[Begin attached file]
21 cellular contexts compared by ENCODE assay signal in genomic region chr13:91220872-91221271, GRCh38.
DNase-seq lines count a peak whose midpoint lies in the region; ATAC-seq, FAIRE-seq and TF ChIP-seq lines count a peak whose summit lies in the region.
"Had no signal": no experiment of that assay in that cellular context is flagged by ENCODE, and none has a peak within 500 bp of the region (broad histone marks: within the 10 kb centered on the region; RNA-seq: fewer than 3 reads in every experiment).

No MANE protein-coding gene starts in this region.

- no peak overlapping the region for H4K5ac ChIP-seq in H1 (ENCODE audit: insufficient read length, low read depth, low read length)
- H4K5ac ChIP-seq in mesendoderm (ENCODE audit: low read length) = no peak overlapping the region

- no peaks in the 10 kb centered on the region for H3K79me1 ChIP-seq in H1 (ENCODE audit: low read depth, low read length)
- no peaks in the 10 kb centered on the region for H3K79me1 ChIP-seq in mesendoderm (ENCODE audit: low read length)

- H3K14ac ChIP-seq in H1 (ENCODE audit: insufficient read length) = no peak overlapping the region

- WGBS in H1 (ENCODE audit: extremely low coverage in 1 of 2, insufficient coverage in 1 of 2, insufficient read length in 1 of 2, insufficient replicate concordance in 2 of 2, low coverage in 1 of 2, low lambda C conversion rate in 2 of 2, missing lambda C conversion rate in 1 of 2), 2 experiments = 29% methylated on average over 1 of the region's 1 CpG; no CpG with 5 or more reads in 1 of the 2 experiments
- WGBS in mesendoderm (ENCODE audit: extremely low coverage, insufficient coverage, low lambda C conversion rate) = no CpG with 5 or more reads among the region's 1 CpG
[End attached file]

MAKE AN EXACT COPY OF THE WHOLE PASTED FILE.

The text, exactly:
21 cellular contexts compared by ENCODE assay signal in genomic region chr13:91220872-91221271, GRCh38.
DNase-seq lines count a peak whose midpoint lies in the region; ATAC-seq, FAIRE-seq and TF ChIP-seq lines count a peak whose summit lies in the region.
"Had no signal": no experiment of that assay in that cellular context is flagged by ENCODE, and none has a peak within 500 bp of the region (broad histone marks: within the 10 kb centered on the region; RNA-seq: fewer than 3 reads in every experiment).

No MANE protein-coding gene starts in this region.

- no peak overlapping the region for H4K5ac ChIP-seq in H1 (ENCODE audit: insufficient read length, low read depth, low read length)
- H4K5ac ChIP-seq in mesendoderm (ENCODE audit: low read length) = no peak overlapping the region

- no peaks in the 10 kb centered on the region for H3K79me1 ChIP-seq in H1 (ENCODE audit: low read depth, low read length)
- no peaks in the 10 kb centered on the region for H3K79me1 ChIP-seq in mesendoderm (ENCODE audit: low read length)

- H3K14ac ChIP-seq in H1 (ENCODE audit: insufficient read length) = no peak overlapping the region

- WGBS in H1 (ENCODE audit: extremely low coverage in 1 of 2, insufficient coverage in 1 of 2, insufficient read length in 1 of 2, insufficient replicate concordance in 2 of 2, low coverage in 1 of 2, low lambda C conversion rate in 2 of 2, missing lambda C conversion rate in 1 of 2), 2 experiments = 29% methylated on average over 1 of the region's 1 CpG; no CpG with 5 or more reads in 1 of the 2 experiments
- WGBS in mesendoderm (ENCODE audit: extremely low coverage, insufficient coverage, low lambda C conversion rate) = no CpG with 5 or more reads among the region's 1 CpG